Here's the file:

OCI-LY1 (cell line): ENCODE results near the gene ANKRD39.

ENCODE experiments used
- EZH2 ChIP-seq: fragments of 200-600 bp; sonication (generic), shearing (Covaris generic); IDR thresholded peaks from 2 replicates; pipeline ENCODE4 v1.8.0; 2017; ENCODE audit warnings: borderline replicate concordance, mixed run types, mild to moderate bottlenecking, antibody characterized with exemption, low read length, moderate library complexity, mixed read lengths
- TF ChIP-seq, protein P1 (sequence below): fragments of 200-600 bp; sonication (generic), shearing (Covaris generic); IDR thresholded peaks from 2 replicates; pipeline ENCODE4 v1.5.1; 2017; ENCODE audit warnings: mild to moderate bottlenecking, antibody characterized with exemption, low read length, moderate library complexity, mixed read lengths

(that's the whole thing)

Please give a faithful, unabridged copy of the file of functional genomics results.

OCI-LY1 (cell line): ENCODE results near the gene ANKRD39.

ENCODE experiments used
- EZH2 ChIP-seq: fragments of 200-600 bp; sonication (generic), shearing (Covaris generic); IDR thresholded peaks from 2 replicates; pipeline ENCODE4 v1.8.0; 2017; ENCODE audit warnings: borderline replicate concordance, mixed run types, mild to moderate bottlenecking, antibody characterized with exemption, low read length, moderate library complexity, mixed read lengths
- TF ChIP-seq, protein P1 (sequence below): fragments of 200-600 bp; sonication (generic), shearing (Covaris generic); IDR thresholded peaks from 2 replicates; pipeline ENCODE4 v1.5.1; 2017; ENCODE audit warnings: mild to moderate bottlenecking, antibody characterized with exemption, low read length, moderate library complexity, mixed read lengths